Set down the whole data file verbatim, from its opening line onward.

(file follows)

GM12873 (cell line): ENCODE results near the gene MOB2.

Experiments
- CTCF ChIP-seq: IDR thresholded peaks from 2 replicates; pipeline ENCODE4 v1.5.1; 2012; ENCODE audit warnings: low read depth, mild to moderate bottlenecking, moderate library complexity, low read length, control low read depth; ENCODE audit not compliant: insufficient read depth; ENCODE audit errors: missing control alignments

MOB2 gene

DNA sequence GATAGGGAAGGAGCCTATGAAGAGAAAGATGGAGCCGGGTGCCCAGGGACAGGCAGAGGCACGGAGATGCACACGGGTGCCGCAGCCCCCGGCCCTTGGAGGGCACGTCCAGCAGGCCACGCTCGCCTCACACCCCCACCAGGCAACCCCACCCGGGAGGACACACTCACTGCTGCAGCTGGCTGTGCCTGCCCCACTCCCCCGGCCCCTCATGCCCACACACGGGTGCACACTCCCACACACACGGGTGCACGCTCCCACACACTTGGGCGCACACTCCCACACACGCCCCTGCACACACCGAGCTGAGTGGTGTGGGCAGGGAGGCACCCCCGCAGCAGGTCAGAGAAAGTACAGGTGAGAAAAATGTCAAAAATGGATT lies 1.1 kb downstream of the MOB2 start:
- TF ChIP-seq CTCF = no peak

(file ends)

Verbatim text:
GM12873 (cell line): ENCODE results near the gene MOB2.

Experiments
- CTCF ChIP-seq: IDR thresholded peaks from 2 replicates; pipeline ENCODE4 v1.5.1; 2012; ENCODE audit warnings: low read depth, mild to moderate bottlenecking, moderate library complexity, low read length, control low read depth; ENCODE audit not compliant: insufficient read depth; ENCODE audit errors: missing control alignments

MOB2 gene

DNA sequence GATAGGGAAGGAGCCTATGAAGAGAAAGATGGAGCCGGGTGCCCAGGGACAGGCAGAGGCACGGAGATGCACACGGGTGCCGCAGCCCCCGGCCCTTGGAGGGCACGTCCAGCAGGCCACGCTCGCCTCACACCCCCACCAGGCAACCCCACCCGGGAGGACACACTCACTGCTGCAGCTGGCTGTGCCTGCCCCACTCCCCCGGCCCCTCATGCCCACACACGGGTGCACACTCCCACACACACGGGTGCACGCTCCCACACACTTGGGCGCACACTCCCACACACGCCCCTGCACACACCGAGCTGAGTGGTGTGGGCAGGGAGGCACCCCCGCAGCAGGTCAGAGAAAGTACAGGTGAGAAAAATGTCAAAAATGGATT lies 1.1 kb downstream of the MOB2 start:
- TF ChIP-seq CTCF = no peak